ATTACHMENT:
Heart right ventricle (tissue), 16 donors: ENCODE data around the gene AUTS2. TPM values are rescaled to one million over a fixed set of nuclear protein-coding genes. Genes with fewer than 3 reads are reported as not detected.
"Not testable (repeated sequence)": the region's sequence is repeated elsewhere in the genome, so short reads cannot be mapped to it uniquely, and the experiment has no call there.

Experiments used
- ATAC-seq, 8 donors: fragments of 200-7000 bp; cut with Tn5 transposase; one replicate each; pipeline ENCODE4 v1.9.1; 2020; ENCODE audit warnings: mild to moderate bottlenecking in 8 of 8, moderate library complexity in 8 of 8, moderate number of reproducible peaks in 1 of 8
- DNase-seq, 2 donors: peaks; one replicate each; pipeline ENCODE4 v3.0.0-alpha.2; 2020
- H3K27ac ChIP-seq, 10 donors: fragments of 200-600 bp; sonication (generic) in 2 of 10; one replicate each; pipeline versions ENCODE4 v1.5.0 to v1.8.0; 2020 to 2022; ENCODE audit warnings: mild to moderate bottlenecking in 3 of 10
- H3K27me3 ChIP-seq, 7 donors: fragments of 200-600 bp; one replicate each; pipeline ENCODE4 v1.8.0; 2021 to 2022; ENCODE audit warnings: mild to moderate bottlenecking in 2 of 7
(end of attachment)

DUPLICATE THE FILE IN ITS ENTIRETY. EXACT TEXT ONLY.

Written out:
Heart right ventricle (tissue), 16 donors: ENCODE data around the gene AUTS2. TPM values are rescaled to one million over a fixed set of nuclear protein-coding genes. Genes with fewer than 3 reads are reported as not detected.
"Not testable (repeated sequence)": the region's sequence is repeated elsewhere in the genome, so short reads cannot be mapped to it uniquely, and the experiment has no call there.

Experiments used
- ATAC-seq, 8 donors: fragments of 200-7000 bp; cut with Tn5 transposase; one replicate each; pipeline ENCODE4 v1.9.1; 2020; ENCODE audit warnings: mild to moderate bottlenecking in 8 of 8, moderate library complexity in 8 of 8, moderate number of reproducible peaks in 1 of 8
- DNase-seq, 2 donors: peaks; one replicate each; pipeline ENCODE4 v3.0.0-alpha.2; 2020
- H3K27ac ChIP-seq, 10 donors: fragments of 200-600 bp; sonication (generic) in 2 of 10; one replicate each; pipeline versions ENCODE4 v1.5.0 to v1.8.0; 2020 to 2022; ENCODE audit warnings: mild to moderate bottlenecking in 3 of 10
- H3K27me3 ChIP-seq, 7 donors: fragments of 200-600 bp; one replicate each; pipeline ENCODE4 v1.8.0; 2021 to 2022; ENCODE audit warnings: mild to moderate bottlenecking in 2 of 7